I would say the scale and the community dynamic that that brings. I like the juxtaposition of the city of Winnipeg being like a big small town. It feels as we, the community, have shared experiences. Chances are everybody knows the restaurant you went to, or the concert you attended. I think that the entire city comes together when there are festivals or celebrations and that sense of togetherness is really charming. When you find a niche that you fit into here, it is more fulfilling in that the community impact you have feels greater than it might in a more saturated city.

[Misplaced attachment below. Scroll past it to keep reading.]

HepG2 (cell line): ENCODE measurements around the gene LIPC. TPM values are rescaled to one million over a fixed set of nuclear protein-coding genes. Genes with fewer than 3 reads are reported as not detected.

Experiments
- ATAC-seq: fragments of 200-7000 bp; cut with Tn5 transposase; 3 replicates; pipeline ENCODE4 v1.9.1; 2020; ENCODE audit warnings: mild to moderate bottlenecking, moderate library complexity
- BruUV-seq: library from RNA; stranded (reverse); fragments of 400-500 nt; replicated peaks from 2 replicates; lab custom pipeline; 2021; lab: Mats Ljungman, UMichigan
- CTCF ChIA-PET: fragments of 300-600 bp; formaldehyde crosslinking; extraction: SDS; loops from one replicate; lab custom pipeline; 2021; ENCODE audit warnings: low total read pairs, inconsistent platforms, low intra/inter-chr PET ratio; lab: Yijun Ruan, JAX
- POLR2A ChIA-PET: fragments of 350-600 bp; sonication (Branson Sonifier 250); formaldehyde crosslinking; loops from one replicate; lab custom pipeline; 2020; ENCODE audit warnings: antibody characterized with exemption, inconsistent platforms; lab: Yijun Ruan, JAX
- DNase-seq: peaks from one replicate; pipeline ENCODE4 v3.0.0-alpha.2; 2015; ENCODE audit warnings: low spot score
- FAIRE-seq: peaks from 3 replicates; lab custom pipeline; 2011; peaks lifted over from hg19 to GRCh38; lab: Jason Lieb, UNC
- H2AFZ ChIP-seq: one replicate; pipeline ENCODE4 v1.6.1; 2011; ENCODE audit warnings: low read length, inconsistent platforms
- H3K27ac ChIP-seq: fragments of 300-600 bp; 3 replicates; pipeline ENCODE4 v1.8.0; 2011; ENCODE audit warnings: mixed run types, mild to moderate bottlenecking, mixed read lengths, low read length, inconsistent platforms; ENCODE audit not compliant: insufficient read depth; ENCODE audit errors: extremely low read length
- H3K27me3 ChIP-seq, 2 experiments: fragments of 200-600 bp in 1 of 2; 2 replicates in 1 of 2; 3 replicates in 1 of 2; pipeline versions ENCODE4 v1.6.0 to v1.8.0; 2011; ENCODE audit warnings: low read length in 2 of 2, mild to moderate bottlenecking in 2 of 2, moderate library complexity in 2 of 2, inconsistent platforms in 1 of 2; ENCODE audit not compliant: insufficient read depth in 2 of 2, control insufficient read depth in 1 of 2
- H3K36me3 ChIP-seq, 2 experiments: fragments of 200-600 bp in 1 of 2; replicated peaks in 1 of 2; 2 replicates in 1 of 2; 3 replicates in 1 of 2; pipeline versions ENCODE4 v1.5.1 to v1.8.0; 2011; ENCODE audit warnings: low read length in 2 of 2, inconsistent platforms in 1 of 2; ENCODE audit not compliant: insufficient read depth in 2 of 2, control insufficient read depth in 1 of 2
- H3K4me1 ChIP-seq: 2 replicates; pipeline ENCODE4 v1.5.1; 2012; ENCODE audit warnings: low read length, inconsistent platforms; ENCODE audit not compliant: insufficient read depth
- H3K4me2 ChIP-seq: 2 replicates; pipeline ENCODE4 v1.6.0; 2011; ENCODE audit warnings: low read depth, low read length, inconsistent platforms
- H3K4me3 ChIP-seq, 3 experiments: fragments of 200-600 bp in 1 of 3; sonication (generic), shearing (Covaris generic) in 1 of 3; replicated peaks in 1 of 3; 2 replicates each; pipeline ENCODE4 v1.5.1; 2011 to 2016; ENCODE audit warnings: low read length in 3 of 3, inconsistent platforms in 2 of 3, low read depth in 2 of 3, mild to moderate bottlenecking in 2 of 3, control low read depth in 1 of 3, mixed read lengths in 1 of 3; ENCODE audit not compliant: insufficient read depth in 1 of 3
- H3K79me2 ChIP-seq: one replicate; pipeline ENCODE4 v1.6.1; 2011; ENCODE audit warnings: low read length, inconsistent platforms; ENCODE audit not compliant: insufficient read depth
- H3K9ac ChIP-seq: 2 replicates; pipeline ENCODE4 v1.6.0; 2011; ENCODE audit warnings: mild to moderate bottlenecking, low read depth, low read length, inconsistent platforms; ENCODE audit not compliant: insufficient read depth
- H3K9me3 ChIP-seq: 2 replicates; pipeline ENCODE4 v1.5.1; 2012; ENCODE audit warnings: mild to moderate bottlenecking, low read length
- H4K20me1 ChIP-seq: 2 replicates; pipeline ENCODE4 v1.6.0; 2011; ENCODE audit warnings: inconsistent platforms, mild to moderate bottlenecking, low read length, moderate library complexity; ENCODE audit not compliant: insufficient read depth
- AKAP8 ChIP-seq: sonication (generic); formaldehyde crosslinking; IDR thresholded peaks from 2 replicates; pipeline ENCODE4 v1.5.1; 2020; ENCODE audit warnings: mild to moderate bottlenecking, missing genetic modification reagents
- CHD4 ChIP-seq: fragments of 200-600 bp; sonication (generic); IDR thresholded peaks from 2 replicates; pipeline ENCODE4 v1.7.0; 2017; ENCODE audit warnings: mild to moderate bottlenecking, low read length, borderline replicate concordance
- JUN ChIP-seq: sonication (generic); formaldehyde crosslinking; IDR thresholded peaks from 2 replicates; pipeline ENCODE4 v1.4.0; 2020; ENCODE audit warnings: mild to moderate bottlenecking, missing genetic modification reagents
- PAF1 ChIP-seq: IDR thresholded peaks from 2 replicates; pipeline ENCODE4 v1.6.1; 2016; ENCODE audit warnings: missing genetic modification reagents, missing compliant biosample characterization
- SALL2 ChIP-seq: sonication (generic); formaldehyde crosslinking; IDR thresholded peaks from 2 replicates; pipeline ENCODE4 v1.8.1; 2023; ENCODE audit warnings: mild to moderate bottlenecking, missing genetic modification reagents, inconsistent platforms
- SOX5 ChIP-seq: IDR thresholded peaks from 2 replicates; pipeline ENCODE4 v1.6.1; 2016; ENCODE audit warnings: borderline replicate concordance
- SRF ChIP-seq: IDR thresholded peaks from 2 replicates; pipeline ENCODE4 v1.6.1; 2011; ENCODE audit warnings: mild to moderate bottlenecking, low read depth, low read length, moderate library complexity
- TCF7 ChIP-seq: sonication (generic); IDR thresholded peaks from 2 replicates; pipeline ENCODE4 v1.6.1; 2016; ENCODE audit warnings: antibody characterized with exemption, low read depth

I’ve heard people refer to Winnipeg as the biggest small town before actually and it’s funny, because the city I lived in in Denmark is the exact opposite. Aarhus is the smallest big city. It’s the second biggest city in Denmark, still small, but very metropolitan and progressive. Anyways, let’s carry on. Do you have any favourite coffee shops, restaurants or shops in the city?
My favourite coffee shop at the moment would have to be Modern Electric Lunch, not only is the food and coffee so tasty, but the Fortune Building is an impressive heritage site, one of the oldest in Winnipeg. Our firm worked on the restoration of it, which was neat to witness. As for shops, I’ve really been loving Epoca Haus on Main Street for vintage decor and furniture. The owner has a great eye, she does an amazing job brining in pieces.

Summer is upon us, do you have any secret spots in Winnipeg/Manitoba that you like to enjoy?